A few months before I was born, my dad met a stranger who was new to our small Tennese town. From the beginning, Dad was fascinated with this enchanting newcomer, and soon invited him to live with our family. The stranger was quickly accepted and was around to welcome me into the world a few months later. As I grew up I never questioned his place in our family. In my young mind, each member had a special niche.
My brother, Bill, five years my senior, was my example. Fran, my younger sister, gave me an opportunity to play big brother and develop art of teasing. My parents were complementary instructors–Mom though me to love the Word of God, and Dad though me to obey it. But, the stranger was our storyteller. He could weave the most fascinating tales. Adventures, mysteries, and comedies were daily converstaions. He could hold our whole family spellbound for hours each evening. If I wanted to know about politics, history, or science, he knew it at all. He knew about the past, understood the present, and seemingly could predict the future. The pictures he could draw were so lifelike that I would often laugh or cry. He was like a friend to the whole family. He took Dad, Bill and me to our first major league baseball game. He was always encouraging us to see the movies and he even made arrangements to introduce us to several movie stars. My brother and I were deeply impressed by John Wyne in particular.
The starnger was an incessant talker. Dad didn’t seem to mind, but sometimes Mom would quietely get up while the rest of us were enthralled with one of his stories of faraway places, go to her room, read her Bible and pray. I wonder now if she ever prayed that the stranger would leave.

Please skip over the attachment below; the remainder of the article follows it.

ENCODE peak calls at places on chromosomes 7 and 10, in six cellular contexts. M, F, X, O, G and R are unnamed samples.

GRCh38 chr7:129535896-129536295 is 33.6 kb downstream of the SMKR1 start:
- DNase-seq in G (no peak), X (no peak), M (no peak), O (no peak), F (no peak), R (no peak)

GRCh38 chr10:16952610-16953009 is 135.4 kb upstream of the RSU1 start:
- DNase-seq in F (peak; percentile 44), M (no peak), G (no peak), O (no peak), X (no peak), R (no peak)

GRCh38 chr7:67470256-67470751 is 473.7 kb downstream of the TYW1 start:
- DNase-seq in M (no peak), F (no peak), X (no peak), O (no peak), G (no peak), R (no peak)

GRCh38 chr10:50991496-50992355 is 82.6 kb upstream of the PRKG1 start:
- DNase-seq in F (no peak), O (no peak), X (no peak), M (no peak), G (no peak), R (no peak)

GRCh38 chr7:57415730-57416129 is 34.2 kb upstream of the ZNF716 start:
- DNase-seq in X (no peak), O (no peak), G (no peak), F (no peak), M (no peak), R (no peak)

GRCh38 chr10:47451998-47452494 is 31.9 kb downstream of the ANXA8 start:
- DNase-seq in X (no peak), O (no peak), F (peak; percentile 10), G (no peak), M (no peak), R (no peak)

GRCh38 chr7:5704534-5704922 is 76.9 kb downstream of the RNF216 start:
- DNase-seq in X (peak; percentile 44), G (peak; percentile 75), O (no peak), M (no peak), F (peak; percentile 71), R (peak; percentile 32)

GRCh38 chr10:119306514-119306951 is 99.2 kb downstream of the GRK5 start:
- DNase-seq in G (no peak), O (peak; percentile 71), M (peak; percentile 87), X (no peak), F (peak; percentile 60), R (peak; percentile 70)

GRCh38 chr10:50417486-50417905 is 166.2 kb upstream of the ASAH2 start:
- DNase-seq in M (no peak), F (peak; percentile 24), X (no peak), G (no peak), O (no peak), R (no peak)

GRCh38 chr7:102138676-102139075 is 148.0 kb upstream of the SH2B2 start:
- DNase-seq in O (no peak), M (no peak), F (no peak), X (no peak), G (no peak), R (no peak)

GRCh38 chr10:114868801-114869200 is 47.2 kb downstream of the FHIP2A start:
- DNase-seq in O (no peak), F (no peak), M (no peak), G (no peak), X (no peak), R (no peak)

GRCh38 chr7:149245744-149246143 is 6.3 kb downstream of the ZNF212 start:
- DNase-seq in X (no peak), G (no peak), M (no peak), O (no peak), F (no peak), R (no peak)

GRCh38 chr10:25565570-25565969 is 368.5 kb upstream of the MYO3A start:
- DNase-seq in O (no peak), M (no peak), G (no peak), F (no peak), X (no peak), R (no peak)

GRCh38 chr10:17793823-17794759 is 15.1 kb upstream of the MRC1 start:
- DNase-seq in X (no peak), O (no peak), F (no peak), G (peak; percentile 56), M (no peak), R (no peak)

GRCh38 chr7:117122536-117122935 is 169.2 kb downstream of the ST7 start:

You see, my dad ruled our household with certain moral convictions. But this stranger never felt an obligation to honor them. Profanity, for example, was not allowed in our house–not from us, from our friends, or adults. Our longtime visitor, however, used occasionally four-letter words that burned my ears and made Dad squirm. To my knowledge the stanger was never confronted.
My dad was a teetotaler who didn’t permit alcohol in his home–not even for cooking. But the stranger felt like we needed exposure and enlightened us to other ways of life. He offered us beer and other alcoholic beverages often. He made cigarettes look tasty, cigars manly, and pipes distinguished.
He talked freely (problaly too much too freely) about sex. His comments were sometimes blatant, sometimes suggestive, and generally embarrasing. I know now that my early concepts of the man-woman relationship were influenced by the stranger.
As I look back, I believe it was the grace of Good that the stanger did not influnce us more. Time after time he opposed the values of my parents. Yet he was seldom rebuked and never asked to leave.
More than 30 years have passed since the stanger moved in with the young family on Morningside Drive. He is not early so intriguing to my Dad as he was in those early years.
But, if you walk into my parents den today, you would still see him sitting over in a corner, waiting for someone to listen to him talk and look at his pictures. His name?
We always just called him TV.
Meeting the Challange of Parenting In The West An Islamic Perspective
by Ekram Beshir, M.D. and Mohammed Rida Beshir